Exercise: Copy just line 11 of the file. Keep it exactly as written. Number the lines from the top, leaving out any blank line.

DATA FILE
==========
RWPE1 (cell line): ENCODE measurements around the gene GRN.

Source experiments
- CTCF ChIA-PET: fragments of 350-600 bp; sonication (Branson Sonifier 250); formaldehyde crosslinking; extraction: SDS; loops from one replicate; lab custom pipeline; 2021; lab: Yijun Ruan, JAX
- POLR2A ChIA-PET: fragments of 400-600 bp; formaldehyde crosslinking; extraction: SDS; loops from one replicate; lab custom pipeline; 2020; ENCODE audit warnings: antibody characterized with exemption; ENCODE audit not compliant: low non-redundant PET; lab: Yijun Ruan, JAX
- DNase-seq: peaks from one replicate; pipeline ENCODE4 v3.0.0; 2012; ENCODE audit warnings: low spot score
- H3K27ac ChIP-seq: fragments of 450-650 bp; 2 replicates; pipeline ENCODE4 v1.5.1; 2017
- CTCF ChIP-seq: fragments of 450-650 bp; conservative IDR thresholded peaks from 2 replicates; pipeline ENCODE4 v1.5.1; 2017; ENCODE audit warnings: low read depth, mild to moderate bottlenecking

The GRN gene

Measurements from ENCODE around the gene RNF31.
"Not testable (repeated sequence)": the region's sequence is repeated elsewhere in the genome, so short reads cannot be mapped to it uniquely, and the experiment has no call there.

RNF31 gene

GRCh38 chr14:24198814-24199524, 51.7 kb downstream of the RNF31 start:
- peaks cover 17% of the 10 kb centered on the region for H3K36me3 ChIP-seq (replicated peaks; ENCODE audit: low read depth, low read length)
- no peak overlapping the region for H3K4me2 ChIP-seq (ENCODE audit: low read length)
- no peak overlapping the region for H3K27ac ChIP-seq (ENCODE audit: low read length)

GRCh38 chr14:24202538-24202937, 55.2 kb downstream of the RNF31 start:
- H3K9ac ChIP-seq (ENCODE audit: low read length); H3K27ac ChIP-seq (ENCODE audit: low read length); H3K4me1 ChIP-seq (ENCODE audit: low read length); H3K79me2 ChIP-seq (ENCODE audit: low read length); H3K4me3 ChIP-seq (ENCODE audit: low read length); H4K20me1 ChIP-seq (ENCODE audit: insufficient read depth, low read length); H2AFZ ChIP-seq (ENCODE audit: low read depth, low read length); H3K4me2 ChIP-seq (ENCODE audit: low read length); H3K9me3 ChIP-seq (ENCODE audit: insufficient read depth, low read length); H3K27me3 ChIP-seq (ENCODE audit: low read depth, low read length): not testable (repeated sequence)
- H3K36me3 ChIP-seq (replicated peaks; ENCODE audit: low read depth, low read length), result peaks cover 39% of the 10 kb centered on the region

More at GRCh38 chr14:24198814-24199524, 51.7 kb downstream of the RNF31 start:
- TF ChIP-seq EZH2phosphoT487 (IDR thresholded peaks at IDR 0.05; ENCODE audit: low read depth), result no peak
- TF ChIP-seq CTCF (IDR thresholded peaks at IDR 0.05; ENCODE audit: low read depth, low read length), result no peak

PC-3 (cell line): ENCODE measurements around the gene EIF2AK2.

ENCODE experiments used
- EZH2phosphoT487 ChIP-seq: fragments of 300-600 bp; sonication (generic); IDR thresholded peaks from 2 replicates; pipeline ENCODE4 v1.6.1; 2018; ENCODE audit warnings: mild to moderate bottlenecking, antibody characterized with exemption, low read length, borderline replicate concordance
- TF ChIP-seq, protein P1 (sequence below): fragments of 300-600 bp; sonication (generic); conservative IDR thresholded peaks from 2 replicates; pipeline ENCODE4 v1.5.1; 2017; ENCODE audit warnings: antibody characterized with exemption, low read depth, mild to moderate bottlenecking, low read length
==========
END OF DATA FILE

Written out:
RNF31 gene